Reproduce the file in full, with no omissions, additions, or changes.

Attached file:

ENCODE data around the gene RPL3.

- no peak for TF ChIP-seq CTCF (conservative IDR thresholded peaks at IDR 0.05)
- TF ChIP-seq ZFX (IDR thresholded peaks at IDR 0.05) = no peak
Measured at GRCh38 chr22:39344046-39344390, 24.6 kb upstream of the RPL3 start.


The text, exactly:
ENCODE data around the gene RPL3.

- no peak for TF ChIP-seq CTCF (conservative IDR thresholded peaks at IDR 0.05)
- TF ChIP-seq ZFX (IDR thresholded peaks at IDR 0.05) = no peak
Measured at GRCh38 chr22:39344046-39344390, 24.6 kb upstream of the RPL3 start.